“If India still has concerns, invite China to [have] access to India's ports,” he suggested. “And India could have access to China's ports as well.”
     
  7. jamesvaikom

    jamesvaikom FULL MEMBER

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    China has an eye on Somalian oil fields. We should also do that so that we can compensate loss due to money spend to fight piracy.
     
  8. Steel

    Steel Lieutenant SENIOR MEMBER

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    Indian Navy succeeds in pushing back pirates



    The Indian Navy's action against the Somalian pirates off the Gulf of Aden has resulted in the seas on the Indian side being declared a safe area for merchant ships. "Many ships have been taking the route off the Indian coast after the Indian Navy's strong action against the Somalian pirates," said Captain Pottengal Mukundan, Director, International Maritime Bureau Piracy Reporting Centre (PRC).

    Speaking to TOI, Captain Mukundan said that there have not been any incidents of Somali type hijacking in Indian territorial waters though in the last year (2011), 450 crew members have been taken hostage in Somali hijackings of 28 vessels. The IMB's Piracy Reporting Centre has been monitoring piracy worldwide since 1991.

    While refusing to comment on the recent killing of two fishermen off the Indian waters by two Italian navy men abroad the merchant ship, Enrica Lexie, Captain Mukundan said that the law of the flag state prevails on the vessel. It is also subject to the laws of the coastal state in whose territorial waters the vessel is in. These laws determine the carriage of armed teams and the rules under which they operate.

    He said that the issue of armed guards to protect ships from piracy attacks is being debated at the UN's International Maritime Organisation (IMO). Further discussions are likely to come up next month as the several countries remain apprehensive on the issue of armed men aboard a merchant ship.

    The IMO had issued interim guidelines on the employment of privately contracted armed security personnel on board ships transiting the high-risk piracy area off the coast of Somalia and in the Gulf of Aden and the wider Indian Ocean was approved by IMO's Maritime Safety Committee (MSC).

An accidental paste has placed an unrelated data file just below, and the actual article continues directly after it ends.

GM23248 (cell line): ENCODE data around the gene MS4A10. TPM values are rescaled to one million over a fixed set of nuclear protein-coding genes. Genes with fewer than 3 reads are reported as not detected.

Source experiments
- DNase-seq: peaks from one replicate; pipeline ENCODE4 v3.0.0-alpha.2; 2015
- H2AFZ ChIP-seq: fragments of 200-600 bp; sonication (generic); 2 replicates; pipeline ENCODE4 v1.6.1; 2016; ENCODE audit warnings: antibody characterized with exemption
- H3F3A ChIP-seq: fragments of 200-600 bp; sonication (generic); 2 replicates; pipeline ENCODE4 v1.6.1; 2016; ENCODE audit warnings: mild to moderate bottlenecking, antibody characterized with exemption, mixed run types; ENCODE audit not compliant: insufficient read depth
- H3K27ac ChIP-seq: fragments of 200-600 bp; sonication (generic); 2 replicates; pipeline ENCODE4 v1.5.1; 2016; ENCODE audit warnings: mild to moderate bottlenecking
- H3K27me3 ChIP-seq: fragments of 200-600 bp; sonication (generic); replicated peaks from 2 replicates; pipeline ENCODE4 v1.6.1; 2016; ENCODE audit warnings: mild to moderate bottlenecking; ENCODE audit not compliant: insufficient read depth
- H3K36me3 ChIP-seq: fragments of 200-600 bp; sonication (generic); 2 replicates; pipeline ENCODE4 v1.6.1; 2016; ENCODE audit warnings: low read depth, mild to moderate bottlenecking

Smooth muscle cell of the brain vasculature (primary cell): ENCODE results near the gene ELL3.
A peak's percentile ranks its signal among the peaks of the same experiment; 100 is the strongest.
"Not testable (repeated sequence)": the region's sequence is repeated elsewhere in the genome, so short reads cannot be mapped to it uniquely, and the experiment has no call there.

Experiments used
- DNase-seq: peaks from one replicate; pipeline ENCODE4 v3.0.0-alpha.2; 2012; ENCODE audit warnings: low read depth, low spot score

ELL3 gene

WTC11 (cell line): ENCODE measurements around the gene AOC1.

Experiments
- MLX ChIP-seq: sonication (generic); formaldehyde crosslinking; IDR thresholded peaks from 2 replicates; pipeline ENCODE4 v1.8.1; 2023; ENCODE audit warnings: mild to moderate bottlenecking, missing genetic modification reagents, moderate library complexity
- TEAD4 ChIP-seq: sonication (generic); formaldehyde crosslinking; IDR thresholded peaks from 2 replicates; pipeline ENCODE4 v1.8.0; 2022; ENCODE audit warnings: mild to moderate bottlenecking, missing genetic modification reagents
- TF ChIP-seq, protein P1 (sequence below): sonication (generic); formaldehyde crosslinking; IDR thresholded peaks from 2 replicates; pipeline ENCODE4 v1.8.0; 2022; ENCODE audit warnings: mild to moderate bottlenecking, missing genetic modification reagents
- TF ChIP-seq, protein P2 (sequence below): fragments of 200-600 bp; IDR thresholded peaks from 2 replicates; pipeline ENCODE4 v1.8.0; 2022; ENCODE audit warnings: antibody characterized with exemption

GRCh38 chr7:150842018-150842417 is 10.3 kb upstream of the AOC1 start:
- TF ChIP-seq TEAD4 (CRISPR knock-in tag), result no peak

According to a recent global piracy report by the IMB, piracy on the world seas has risen to record levels, with Somali pirates behind 56 percent of the 352 attacks reported this year. But there has been a fall in the number of hijacking which IMB credits to policing and interventions by international naval forces. "Somali pirates are finding it harder to hijack ships and get the ransom they ask for. The navies deserve to be complimented on their excellent

    Indian Navy succeeds in pushing back pirates - The Times of India
     
  9. Virajith

    Virajith Captain SENIOR MEMBER

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    Global agencies cool to India’s proposal on piracy

    India’s proposal that seas close to its western coast be removed from the list of High Risk Areas (HRA) for piracy has not been met with warmth by global agencies.

    After the piracy menace spread to near Lakshadweep, the Indian Navy and the Coast Guard had embarked on a sustained anti-piracy campaign in the East Arabian Sea. A top Coast Guard officer is categorical in pointing out that false piracy alarms received at the Mumbai-based Maritime Rescue Coordination Centre (MRCC) at the rate of one every fortnight not counting, there has been no incident of piracy in the region over several months in the past.

    Buoyed by the let-up in piracy, India unsuccessfully demanded a revision of HRA delimitation (return to west of 65 degree east longitude) at the Maritime Safety Committee of the IMO. But, BMP4 is an industry document, “not a matter for IMO per se,†said Natasha Brown, IMO’s External Relations Officer, in an e-mail to The Hindu .

    A key official at India’s Directorate General of Shipping rues that notwithstanding an advisory it issued cautioning ships against mistaking frenetic fishing activity up to 50 nautical miles from the country’s coastline for acts of piracy, cargo ships continue to transgress fishing zones, raising concerns. At least two recent incidents — the first, some 17 nautical miles off Vizhinjam in Kerala in November last when a cargo vessel resorted to firing to force a fishing boat alter course and the second, at the mouth of the Cochin Port in December when flares were shot in the air to distract a boat— point to the fact that conflict between fishermen and merchant vessels has sadly become the order of the day.

    The reason: the region is still designated a ‘High Risk Area’ as per BMP4.

    Jiyoung Kim, Foreign Affairs official of South Korea that chairs the CGPCS’ WG3, which worked closely with the industry in completing the BMP4 guideline, maintained that the appeal of India and Egypt for a revision of the scope of HRA would be discussed on an objective and transparent basis at Tuesday’s meeting.

    “It is industries, as editors of the BMPs, that define and revise the scope of the HRA… At the latest WG3 meeting, industries expressed that they do not consider the revision of the BMP4 including the scope of the HRA, in spite of the proposal of India and Egypt. WG3 chair suggested holding a meeting on the HRA within parties interested in order to continue the discussions on the scope of HRA,†he replied in an email communication.